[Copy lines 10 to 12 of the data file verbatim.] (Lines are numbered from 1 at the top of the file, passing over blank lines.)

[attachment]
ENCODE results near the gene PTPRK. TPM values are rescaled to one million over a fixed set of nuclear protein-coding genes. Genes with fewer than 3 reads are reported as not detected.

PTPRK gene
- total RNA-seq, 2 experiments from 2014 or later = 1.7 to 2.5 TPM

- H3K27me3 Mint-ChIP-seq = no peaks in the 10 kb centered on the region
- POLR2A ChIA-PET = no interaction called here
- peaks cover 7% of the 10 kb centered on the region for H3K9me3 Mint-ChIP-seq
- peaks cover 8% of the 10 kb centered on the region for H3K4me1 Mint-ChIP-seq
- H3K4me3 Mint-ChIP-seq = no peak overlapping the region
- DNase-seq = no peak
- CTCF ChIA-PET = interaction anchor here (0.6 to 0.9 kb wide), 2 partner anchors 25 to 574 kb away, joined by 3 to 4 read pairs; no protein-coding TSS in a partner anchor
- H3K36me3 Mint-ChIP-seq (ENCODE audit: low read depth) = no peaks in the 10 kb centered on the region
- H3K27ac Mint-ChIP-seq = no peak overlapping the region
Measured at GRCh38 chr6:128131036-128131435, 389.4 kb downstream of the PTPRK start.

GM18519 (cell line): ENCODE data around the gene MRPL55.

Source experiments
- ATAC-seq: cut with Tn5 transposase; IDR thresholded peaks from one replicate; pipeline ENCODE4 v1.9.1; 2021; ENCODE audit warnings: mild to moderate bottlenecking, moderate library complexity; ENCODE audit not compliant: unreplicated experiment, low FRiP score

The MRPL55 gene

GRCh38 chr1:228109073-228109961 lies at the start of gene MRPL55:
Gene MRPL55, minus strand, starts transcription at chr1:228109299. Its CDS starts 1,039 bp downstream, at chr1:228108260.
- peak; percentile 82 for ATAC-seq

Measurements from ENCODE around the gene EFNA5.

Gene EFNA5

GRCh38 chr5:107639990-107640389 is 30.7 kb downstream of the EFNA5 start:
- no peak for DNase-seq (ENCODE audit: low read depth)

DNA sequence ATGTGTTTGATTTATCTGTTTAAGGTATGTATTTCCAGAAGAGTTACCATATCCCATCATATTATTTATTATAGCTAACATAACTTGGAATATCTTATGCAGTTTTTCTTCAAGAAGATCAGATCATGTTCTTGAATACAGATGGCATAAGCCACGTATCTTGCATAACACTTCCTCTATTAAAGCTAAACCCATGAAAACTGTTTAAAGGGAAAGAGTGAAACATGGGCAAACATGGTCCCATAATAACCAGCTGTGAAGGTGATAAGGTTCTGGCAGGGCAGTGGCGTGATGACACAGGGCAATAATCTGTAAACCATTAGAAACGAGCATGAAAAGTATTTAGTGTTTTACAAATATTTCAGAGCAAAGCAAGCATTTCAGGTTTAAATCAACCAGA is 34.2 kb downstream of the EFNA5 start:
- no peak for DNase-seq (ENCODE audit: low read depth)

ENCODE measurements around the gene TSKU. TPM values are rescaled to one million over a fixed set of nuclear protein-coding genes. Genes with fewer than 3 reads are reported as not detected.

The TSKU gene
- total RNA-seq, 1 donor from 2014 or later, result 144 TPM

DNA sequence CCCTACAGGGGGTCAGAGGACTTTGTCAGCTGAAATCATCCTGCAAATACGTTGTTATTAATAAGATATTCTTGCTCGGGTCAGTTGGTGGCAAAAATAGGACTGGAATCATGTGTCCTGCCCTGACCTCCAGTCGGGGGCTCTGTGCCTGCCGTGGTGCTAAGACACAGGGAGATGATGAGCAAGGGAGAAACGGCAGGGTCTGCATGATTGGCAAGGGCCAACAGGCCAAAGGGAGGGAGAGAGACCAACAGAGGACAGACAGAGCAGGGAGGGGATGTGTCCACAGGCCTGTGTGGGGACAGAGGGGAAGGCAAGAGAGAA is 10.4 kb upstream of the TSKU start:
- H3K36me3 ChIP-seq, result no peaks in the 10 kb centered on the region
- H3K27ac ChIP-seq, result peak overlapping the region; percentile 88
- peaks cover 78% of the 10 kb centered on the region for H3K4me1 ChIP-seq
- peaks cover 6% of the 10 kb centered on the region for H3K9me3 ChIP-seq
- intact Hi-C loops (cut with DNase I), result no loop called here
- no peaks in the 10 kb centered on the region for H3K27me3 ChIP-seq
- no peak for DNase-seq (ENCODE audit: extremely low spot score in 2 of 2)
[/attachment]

- CTCF ChIA-PET = interaction anchor here (0.6 to 0.9 kb wide), 2 partner anchors 25 to 574 kb away, joined by 3 to 4 read pairs; no protein-coding TSS in a partner anchor
- H3K36me3 Mint-ChIP-seq (ENCODE audit: low read depth) = no peaks in the 10 kb centered on the region
- H3K27ac Mint-ChIP-seq = no peak overlapping the region